• In 1961, Kelso joined Whisk Broom II and Tom Fool as the third horse in history to win the New York Handicap Triple, made up of the Metropolitan Handicap – in which he carried 130 pounds (59 kg), the Suburban Handicap – in which he carried 133 pounds (60 kg) – and the Brooklyn Handicap, in which he carried 136 pounds (62 kg).[10]
  • Still holds the World Record time for two miles on dirt of 3:19.1 set in the 1964 Jockey Club Gold Cup
  • Set a new American record for 1½ miles on the turf of 2:23.4 in the 1964 Washington, D.C. International, set just 11 days after his Jockey Club Gold Cup victory.
  • Won the Stymie Handicap at age five in 1962, and at age eight in 1965
  • Won an unprecedented five Horse of the Year titles. No other horse in history has won more than three.
  • Set nine track records

Long career[edit]

Unlike many top racehorses, Kelso took a while to warm up his career. He competed for eight seasons, from 1959 to 1966. As his career reached its zenith, so did his popularity, and huge crowds flocked to see him. Kelso competed on fourteen tracks, won in six states, set nine track records (plus two American records), was the all-time leading money-winner at his retirement[2] and was beloved by racing fans for his courage and consistency.

In March 1966, Kelso suffered a hairline fracture of the inside sesamoid of his right hind foot. Hanford immediately retired him at age nine. Kelso left the track as racing's all-time leading money winner with lifetime earnings of $1,977,896. This earnings record held for 14 years, until it was surpassed by Affirmed in 1979. Of Kelso's 63 starts, he won 39, placed 12 times and finished third twice. He was out of the money 10 times. His record probably would have been even better if not for the huge weight allowances he spotted his rivals under handicap conditions for much of his career.

Accepting his Hall of Fame award in August 2006, Carl Hanford said, "I am here today because of one horse and one horse only. Although I've had a few stakes horses before, they didn't compare with Kelso. There is an old saying on the racetrack that 'a good horse is dangerous in anybody's hands.' How true that is. Of all the top trainers in the past that have had this honor, I may be a little bit prejudiced, but I don't think any one of them had their hands on a horse like Kelso."

One of the greatest turf writers in history, Joe Hirsch, wrote, "Once upon a time there was a horse named Kelso. But only once."


As a gelding, Kelso could not be retired to stud. Instead, he went on to a second career as a hunter and show jumper. In 1967, he was elected to the National Museum of Racing and Hall of Fame.

On October 15, 1983, the 26-year-old Kelso paraded prior to the start of the Jockey Club Gold Cup at Belmont Park along with champion horse Forego and the still active John Henry in front of a crowd of over 32,000 spectators.[11] It was Kelso's final public appearance – he died the next day on October 16, 1983. He is buried in the equine cemetery at Allaire du Pont's Woodstock Farm in Chesapeake City, Maryland.[12]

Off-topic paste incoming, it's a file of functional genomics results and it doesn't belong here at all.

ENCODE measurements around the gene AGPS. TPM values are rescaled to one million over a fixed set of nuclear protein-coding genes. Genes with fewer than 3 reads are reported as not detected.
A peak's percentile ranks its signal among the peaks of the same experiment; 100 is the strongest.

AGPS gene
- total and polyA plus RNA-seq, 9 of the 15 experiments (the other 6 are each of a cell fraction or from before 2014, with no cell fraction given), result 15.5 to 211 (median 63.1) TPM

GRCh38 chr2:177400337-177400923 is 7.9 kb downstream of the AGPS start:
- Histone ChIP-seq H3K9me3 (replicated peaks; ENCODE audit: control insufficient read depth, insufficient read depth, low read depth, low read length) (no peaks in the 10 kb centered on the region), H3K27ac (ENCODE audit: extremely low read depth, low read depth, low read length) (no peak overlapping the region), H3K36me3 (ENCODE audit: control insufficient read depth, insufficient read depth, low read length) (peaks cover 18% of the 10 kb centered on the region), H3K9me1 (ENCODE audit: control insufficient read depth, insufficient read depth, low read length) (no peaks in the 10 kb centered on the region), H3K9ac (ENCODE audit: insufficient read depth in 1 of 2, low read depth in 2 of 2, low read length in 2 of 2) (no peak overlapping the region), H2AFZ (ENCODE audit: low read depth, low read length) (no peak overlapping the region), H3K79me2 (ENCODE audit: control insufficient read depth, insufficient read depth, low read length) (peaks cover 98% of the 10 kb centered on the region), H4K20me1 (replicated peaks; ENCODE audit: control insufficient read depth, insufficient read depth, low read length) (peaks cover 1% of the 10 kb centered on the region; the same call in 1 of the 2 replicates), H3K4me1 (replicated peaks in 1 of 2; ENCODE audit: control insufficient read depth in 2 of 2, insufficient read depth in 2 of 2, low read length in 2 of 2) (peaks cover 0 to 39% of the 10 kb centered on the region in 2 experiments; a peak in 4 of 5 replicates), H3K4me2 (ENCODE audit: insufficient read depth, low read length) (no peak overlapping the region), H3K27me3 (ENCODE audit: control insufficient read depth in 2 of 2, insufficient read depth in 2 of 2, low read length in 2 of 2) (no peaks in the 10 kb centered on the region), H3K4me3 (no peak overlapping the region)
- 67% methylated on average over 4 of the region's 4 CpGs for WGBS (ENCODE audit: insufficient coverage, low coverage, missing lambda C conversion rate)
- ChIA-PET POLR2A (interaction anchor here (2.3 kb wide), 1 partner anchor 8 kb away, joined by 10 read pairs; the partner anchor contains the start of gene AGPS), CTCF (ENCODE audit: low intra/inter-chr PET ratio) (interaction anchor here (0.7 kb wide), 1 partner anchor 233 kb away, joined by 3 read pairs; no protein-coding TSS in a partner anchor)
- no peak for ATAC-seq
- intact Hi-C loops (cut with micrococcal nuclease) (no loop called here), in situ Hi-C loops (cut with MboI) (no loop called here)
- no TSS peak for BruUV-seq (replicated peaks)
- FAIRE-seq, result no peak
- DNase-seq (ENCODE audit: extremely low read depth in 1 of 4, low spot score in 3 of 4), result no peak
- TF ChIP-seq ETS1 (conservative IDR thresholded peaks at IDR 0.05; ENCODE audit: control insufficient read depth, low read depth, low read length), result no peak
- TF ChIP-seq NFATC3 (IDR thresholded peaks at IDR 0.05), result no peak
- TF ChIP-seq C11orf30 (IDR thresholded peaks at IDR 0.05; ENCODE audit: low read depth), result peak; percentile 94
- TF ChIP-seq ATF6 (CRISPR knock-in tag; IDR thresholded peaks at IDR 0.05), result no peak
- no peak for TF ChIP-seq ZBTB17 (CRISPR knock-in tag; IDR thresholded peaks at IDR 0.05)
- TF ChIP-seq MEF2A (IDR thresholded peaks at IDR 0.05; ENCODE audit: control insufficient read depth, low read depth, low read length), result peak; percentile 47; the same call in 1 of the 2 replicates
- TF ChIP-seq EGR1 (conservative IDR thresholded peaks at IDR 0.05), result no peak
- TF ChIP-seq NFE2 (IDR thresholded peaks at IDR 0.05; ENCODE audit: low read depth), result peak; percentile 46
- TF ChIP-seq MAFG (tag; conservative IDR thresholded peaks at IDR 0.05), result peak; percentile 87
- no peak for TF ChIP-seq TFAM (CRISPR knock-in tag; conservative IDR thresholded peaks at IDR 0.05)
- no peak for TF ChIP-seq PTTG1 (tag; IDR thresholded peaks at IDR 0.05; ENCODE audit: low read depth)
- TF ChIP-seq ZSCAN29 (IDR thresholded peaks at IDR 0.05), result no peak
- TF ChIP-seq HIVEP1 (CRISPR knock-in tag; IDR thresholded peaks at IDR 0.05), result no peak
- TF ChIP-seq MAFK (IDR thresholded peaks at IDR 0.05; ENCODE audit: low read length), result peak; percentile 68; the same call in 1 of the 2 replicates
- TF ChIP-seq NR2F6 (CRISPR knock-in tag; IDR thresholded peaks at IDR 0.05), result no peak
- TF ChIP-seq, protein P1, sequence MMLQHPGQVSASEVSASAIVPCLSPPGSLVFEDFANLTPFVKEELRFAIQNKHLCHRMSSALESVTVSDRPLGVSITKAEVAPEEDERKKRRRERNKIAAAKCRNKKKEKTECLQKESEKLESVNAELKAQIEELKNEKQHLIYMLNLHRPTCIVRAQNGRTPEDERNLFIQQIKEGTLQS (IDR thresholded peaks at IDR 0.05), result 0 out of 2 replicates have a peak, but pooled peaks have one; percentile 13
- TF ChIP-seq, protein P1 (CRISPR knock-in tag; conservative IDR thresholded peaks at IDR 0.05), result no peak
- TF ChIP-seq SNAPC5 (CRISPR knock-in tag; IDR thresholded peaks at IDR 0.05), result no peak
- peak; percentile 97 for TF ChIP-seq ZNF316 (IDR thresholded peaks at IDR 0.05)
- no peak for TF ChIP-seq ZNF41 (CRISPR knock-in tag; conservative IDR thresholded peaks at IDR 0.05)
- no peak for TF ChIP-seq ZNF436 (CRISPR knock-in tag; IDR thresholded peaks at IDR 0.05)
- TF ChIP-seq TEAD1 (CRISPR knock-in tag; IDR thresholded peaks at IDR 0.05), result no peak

Pedigree of Kelso (USA) bay gelding 1957[13]
Your Host (USA)
Alibhai (GB)
Hyperion Gainsborough
Teresina Tracery
Blue Tit
Boudoir (GB)
Mahmoud Blenheim
Mah Mahal
Kampala Clarissimus
La Soupe
Maid of Flight
Count Fleet (USA)
Reigh Count Sun Ray
Quickly Haste
Maidoduntreath (USA)
Man o' War Fair Play
Mid Victorian Victorian
Black Betty (Family: 20)[14]

Further reading[edit]

  • Kelso: The Horse of Gold by Linda Kennedy (2007) Westholme Publishing ISBN 978-1-59416-043-1
  • Kelso: Thoroughbred Legends by Steve Haskin (2003) Eclipse Press ISBN 1-58150-101-3.
  • Thoroughbred Champions: Top 100 Racehorses of the 20th Century (2005) The Blood Horse ISBN 1-58150-024-6
  • A Sound of Horses: The World of Racing From Eclipse to Kelso by David Alexander (1966) The Bobbs-Merril Company, Inc. LCCN: 66-15533

See also[edit]


  1. ^ - A male horse who has been castrated for any number of reasons. In Kelso's case, it was cantankerousness. (As a counterpoint to this theory, in his book, A Sound of Horses, David Alexander, the noted racing columnist, who knew Kelso, and his human entourage, stated that Dr. Lee, his trainer and veterinarian, recommended that he be gelded to correct a problem with his stride. It was also hoped it would help him put on weight. Mr. Alexander said that Kelso was a rather shy, even introverted horse, and that when he seemed to be feeling particularly insecure, Mrs. DuPont would give him a chocolate sundae, of which he was inordinately fond. She kept specially wrapped sugar cubes in her pocket for those times when chocolate sundaes were not available.)
  2. ^ That year, Venetian Way won the Kentucky Derby, Bally Ache won the Preakness, and Celtic Ash won the Belmont Stakes.


  1. ^ Kelso's five-generation pedigree and race record Retrieved 2011-06-26.
  2. ^ a b "Mid-Atlantic region: Grande dame of Woodstock". Thoroughbred Times, September 29, 2001 Retrieved 2011-06-26.
  3. ^ Whitney Tower, "Faith and Form at Saratoga". Sports Illustrated, August 16, 1965 Retrieved 2011-06-26.
  4. ^ a b "Kelso Picked Horse of the Year". Prescott Evening Courier. 1960-11-30. Retrieved 2012-02-27.
  5. ^ "Experts Name Kelso Horse of the Year". Fort Scott Tribune. 1961-11-29. Retrieved 2012-02-27.
  6. ^ "Kelso Horse of the Year". Spokesman-Review. 1962-11-24. Retrieved 2012-02-27.
  7. ^ "Kelso "Horse of the Year"". News-Dispatch. 1963-11-26. Retrieved 2012-02-27.
  8. ^ "Kelso Named Again as Horse-of-Year". Saskatoon Star-Phoenix. 1963-12-06. Retrieved 2012-02-27.
  9. ^ "Kelso Makes Sweep of Racing Honors". Pittsburgh Press. 1964-12-08. Retrieved 2012-02-27.
  10. ^ Racing Hall of Fame Retrieved 2011-06-26.
  11. ^ Bouyea, Brian. "Kelso". National Museum of Racing and Hall of Fame. Retrieved 18 March 2012.
  12. ^ Kelso's headstone at Woodstock Farm Retrieved 2011-06-26.
  13. ^ "Kelso pedigree". 2012-05-08. Retrieved 2012-07-10.
  14. ^ "Daffodil's Dam - Family 20". Retrieved 2012-07-10.

External links[edit]